NationalVOLUME 15 ISSUE # 22

Ambitious fiscal targets

The government expects a quick economic recovery when the spread of the coronavirus slows down. Pakistan has suffered a loss of over Rs3 trillion to the national income after dismal economic performance last fiscal year as all indicators painted broad-based setbacks. It has set ambitious fiscal consolidation targets in the current year budget, which will be difficult to achieve because of the pandemic.

The Pakistan Economic Survey 2019-20 shows all fiscal targets were missed by a huge margin in the last fiscal year. The survey paints a gloomy economy of the economy. The pandemic has played havoc with the Pakistan economy, like elsewhere in the world. The data released by the government presents a poor performance as all economic indicators have nosedived and the government blames Covid-19 for a loss of over Rs3 trillion to the national income. Like the last fiscal year, uncertainty persists because of the pandemic.

According to Fitch Ratings, one of the three major global rating agencies, Pakistan’s fiscal consolidation targets presented in its FY21 budget on June 12 will be difficult to meet amid the economic shock and health crisis because of the coronavirus pandemic. Pakistan’s public finances are a key credit weakness. “The new budget forecasts a decline in the fiscal deficit to 7pc of GDP in FY21. However, this assumes tax revenue will increase by 28pc from the estimate for FY20 and will prove to be challenging in the absence of new tax measures, especially if the economic growth remains slow,” it noted.

The rating agency has forecast deficits of 9.5% of GDP in FY20 and 8.2% in FY21, pushing the public debt-to-GDP ratio up to 89% of GDP. However, it projects that the ratio will begin to fall after FY21, but this depends on the government’s ability to make progress in fiscal consolidation and on GDP growth rates. The government’s limited fiscal headroom within its rating category will constrain its ability to provide a more robust fiscal response to the coronavirus as the number of cases continues to rise rapidly in the country. According to the agency, the country’s rating also reflects a fragile external position given the high external debt repayments. Liquid foreign exchange reserves remain low at around $10.1 billion but import compression has increased reserve import cover to about 3.6 months. Moreover, lower oil prices are expected to offset the decline in remittances, which will keep the current account deficit stable at around 2% of GDP through FY21. External liquidity will be supported by the country’s participation in the G-20’s Debt Service Suspension Initiative, which the government estimates will delay servicing payments of around $1.8 billion in 2020. Pakistan also received $1.4 billion of emergency support from the IMF under the Rapid Financing Instrument in April, in addition to its existing $6 billion Extended Fund Facility (EFF). The agency expects the release of accumulated tranches from the EFF over the coming months.

Earlier, the Asian Development Bank projected Pakistan’s economy, which was expected to contract by 0.4pc in FY2020 as the Covid-19 outbreak further restricted economic activity, would regain some pace and grow at 2 percent in the upcoming fiscal year 2020-21. It said overall the developing Asia would barely grow as containment measures to address the coronavirus pandemic hamper economic activity and weaken external demand. “Economies in Asia and the Pacific will continue to feel the blow of the pandemic even as lockdowns are slowly eased and select economic activities restart in a ‘new normal’ scenario,” said ADB Chief Economist Yasuyuki Sawada in a statement. “While we see a higher growth outlook for the region in 2021, this is mainly due to weak numbers last year, and this will not be a V-shaped recovery. Governments should undertake policy measures to reduce the negative impact of Covid-19 and ensure that no further waves of outbreaks occur.”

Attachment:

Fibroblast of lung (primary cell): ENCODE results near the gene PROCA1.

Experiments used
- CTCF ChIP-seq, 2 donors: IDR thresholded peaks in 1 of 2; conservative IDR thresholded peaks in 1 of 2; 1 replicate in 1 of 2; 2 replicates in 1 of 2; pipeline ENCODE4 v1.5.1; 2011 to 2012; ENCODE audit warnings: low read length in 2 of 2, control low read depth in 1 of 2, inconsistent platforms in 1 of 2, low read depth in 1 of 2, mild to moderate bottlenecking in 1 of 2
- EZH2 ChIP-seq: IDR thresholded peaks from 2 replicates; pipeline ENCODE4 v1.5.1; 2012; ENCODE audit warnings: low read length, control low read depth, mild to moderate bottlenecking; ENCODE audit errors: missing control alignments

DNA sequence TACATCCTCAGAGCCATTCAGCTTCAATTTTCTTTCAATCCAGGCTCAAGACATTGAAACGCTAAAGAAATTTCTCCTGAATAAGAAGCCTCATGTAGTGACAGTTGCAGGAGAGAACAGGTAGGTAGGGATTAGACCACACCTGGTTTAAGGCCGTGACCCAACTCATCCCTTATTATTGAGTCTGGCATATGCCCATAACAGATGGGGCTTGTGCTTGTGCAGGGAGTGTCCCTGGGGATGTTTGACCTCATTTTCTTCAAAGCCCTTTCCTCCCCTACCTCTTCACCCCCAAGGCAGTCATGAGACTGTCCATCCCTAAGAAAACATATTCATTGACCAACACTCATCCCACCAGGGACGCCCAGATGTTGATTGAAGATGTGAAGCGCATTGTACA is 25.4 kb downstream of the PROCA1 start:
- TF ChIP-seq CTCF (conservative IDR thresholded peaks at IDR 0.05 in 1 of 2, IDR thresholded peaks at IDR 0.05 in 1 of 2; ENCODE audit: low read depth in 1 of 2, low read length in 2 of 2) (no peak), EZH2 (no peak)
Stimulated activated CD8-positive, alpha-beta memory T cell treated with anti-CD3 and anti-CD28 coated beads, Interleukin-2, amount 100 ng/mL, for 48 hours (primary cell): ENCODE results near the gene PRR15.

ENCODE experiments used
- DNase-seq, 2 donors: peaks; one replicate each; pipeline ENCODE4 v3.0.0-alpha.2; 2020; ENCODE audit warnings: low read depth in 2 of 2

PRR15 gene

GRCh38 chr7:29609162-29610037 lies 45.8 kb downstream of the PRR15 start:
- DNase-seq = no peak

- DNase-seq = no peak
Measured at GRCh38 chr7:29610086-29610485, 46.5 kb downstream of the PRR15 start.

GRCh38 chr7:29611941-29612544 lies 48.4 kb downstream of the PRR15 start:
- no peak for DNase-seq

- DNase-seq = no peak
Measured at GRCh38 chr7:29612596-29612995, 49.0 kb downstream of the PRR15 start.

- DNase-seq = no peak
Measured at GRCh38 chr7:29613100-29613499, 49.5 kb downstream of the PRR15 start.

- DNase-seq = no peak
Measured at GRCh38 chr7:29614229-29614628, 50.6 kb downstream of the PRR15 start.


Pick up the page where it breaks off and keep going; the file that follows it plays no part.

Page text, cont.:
Risks to the outlook remain on the downside. The pandemic may see multiple waves of outbreaks in the coming period and sovereign debt and financial crises cannot be ruled out. There is also the risk of renewed escalation in trade tensions between the United States and the People’s Republic of China (PRC), the ADB noted.

The World Bank has warned that the swift and massive shock of the pandemic and shutdown measures to contain it have plunged the global economy into a severe contraction. According to its forecasts, the global economy will shrink by 5.2pc, the deepest recession since the Second World War, with the largest fraction of economies experiencing declines in per capita output since 1870.

Projecting Pakistan’s GDP growth to contract in the second consecutive year in the current fiscal year and touching negative 0.2pc, the World Bank has pointed out that the benefits of decreased oil prices might be offset by falling remittances inflows in Pakistan and India. According to the Global Economic Prospects Report, Pakistan’s GDP growth would continue shrinking in the current fiscal year and it might touch negative 0.2 percent of GDP against a revised projection of negative 2.6 percent for the last fiscal year. The International Monetary Fund (IMF) has also lowered its global growth forecast in the wake of the pandemic.

Pakistan’s economy is badly hit by the pandemic, with GDP in FY20 feared to shrink by -0.38pc. Agriculture contributed to an increase of 0.5 percentage points, while the industrial and services sector are projected to drag the overall growth figure by 0.52pps and 0.36pps. Its hope of making a V-shaped recovery belies the logic and ground realities.